Poire cocktail by the Wilder Brothers at Zola. Photo courtesy Stir Food Group.
It’s hard to imagine but it’s been eight years since Zola first opened back in the former culinary wasteland then being redeveloped around the Verizon Center. I remember being so excited about the wittily gorgeous space and enjoying a few cocktails and dinner before it fell off my radar. Last night I was invited to attend a press dinner to sample the new chef’s tasting table and beverage programs. With the other foodies at WLDC being laid low by colds, and intrigued by the release of the cocktail menu from Wilder Bros Craft, I headed over to see what has changed. I’m happy to report that the revamp is very tasty and I’ll definitely return on my own dime.
The interior space is still the same spy motif as before, a bit refreshed but left mostly untouched – and funnily enough that look seems modern again, probably because of the Mad Men influenced retro revival. Food-wise, chef Bryan Moscatello’s offerings are now split between a modern American bistro menu for the bar and front seating area, and a chef’s tasting room menu for the back. The latter features a choice between either three courses ($55) or five courses ($69), and it was this menu that I sampled last night, paired with wines chosen by the delightful wine and spirits director Malia Milstead. There’s even a new dessert menu created by pastry chef Reggie Abalos.
But of course, since it’s me, we’ll start off with drinks. Ari and Micah Wilder of Wilder Bros Craft have designed a very lovely craft cocktail menu featuring historical flair by using old fashioned techniques such as gomme syrup. You’ll often see gomme syrup mentioned in old cocktail books – Micah kindly explained the process.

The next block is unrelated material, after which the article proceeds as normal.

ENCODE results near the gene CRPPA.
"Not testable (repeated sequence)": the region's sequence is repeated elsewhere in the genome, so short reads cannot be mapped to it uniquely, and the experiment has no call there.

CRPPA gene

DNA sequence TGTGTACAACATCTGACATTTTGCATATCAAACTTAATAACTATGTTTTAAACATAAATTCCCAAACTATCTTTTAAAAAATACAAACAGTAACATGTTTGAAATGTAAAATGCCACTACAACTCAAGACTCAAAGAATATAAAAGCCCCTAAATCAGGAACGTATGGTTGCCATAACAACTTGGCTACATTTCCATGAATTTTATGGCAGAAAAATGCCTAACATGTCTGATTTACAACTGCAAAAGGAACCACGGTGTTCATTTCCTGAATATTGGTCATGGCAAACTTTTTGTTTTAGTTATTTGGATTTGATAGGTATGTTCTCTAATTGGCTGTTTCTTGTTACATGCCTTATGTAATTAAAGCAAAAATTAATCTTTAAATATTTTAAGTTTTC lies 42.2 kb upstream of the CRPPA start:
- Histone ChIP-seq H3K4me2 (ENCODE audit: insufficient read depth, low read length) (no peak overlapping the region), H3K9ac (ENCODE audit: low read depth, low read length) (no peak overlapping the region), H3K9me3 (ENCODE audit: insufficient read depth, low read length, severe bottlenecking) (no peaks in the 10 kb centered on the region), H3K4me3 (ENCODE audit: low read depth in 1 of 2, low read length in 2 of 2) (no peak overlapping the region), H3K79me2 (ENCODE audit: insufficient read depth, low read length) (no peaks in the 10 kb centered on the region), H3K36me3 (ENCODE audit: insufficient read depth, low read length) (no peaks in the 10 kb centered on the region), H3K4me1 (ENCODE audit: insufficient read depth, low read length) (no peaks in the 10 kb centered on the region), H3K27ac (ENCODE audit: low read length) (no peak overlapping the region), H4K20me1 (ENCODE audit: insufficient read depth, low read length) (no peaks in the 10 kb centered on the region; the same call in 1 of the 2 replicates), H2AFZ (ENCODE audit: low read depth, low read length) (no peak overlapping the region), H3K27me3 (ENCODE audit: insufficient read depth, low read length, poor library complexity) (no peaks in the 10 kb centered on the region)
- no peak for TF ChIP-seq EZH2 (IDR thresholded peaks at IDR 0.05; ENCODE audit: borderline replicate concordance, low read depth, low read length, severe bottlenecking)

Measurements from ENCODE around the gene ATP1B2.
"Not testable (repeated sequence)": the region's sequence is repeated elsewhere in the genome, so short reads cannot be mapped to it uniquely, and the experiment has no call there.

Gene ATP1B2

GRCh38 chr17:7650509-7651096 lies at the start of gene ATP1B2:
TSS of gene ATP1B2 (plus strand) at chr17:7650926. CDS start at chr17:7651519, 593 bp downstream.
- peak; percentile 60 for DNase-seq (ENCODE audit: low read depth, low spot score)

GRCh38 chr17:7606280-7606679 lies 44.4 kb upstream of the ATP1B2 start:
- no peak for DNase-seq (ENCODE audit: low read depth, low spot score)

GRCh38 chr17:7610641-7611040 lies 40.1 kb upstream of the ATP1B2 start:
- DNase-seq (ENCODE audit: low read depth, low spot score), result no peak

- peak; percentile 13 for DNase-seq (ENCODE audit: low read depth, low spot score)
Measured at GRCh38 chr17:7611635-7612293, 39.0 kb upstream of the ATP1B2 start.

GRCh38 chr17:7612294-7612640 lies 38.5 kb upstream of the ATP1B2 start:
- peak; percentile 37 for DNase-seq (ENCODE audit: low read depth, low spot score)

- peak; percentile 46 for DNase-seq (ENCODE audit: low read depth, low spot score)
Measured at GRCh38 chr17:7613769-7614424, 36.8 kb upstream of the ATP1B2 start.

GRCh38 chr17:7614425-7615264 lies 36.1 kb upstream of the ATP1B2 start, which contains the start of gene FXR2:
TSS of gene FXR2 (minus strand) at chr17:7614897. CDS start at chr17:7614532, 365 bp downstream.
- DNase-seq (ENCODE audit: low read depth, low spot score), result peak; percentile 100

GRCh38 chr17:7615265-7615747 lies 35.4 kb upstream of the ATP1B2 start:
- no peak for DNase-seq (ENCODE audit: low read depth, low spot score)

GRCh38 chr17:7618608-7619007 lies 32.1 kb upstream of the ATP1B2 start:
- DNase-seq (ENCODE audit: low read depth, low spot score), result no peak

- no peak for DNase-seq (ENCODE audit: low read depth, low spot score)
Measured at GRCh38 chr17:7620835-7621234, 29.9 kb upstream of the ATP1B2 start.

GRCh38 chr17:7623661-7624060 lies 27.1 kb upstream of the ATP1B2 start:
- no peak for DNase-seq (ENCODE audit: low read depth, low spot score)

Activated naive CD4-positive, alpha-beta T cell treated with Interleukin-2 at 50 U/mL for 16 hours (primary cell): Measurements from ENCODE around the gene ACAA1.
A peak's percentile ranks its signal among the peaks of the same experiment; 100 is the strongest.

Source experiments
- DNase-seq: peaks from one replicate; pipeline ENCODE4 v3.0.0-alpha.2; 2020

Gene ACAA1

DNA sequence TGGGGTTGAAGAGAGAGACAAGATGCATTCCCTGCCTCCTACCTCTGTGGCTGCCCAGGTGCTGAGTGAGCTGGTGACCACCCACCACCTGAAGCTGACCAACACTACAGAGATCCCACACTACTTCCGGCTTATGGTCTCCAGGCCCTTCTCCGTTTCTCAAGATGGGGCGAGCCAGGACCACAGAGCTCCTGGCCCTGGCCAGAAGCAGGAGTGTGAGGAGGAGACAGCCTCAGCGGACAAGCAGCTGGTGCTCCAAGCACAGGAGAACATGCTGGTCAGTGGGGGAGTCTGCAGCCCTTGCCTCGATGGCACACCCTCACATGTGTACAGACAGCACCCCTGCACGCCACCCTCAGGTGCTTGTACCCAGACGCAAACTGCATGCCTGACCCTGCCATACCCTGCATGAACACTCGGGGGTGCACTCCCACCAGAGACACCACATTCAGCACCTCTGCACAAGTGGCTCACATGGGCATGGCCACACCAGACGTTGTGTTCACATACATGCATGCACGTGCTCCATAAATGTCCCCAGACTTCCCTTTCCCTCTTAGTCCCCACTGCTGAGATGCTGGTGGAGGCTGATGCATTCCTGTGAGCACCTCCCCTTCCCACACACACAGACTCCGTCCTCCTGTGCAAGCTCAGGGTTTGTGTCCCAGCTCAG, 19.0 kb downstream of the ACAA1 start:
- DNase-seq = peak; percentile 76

Appropriately dubbed the “Indian Chipotle”, newcomer Merzi is giving away free food today from 11 a.m. to noon at the Penn Quarter restaurant. I stopped by last night for a sneak preview, and walked away a big fan. The steps are just like Chipotle, pick a base (in this case, Naan, Chaat, Rice or Salad), add beans, add a meat (I recommend the beef, shrimp or chicken), toppings like lettuce and rice, and then a masala or a chutney to finish. My favorite was the green chili chutney, but don’t expect to cuddle up to your coworkers after lunch, it certainly has a kick.
Good news for our gluten-free friends, the owner’s son has a gluten allergy, so the restaurant is particularly conscientious of careful gluten-free preparation and keeps most items entirely gluten free (aside from the naan and the samosas, obviously). Boylan’s bottled sodas and a mango and probiotic yogurt smoothie keep you refreshed. Merzi is located on 7th street between D and E next to Carmine’s, and is open from 11 a.m. – 10 p.m. daily.
Paata Tsikurishvili, Irina Tsikurishvili, Sara Taurchini and Katherine Frattini in Synetic Theater's "The Master and Margarita." Photo credit: Graeme B. Shaw.
Synetic Theater is following up on their muscular rendition of King Arthurwith something a bit more cerebral. Actually, a lot more cerebral, with not one but two men losing their heads onstage. Joking aside, it’s hard for me to know how to judge The Master and Margarita, playing through December 12 at the Lansburgh Theatre. As the company revisits its 2004 production of the Mikhail Bulgakov novel with a new adaptation by Roland Reed, all the usual elements we’ve come to expect and love from Synetic are in full force – extremely beautiful design, powerful physical visuals, and dramatic intensity. Putting these talents at the service of a densely intellectual story, mostly unfamiliar to American audiences, is the kind of risky undertaking I certainly admire. Yet somehow, I felt like I was watching a diamond – exquisite, but cold.
In his director’s notes, Paata Tsikurishvili says “we have chosen to embrace the absurdist elements of his story and highlight the Master’s (and Bulgakov’s) own artistic and religious struggle.” Esoteric struggles work in literary terms – but do they translate well to physical action and is the audience able to connect?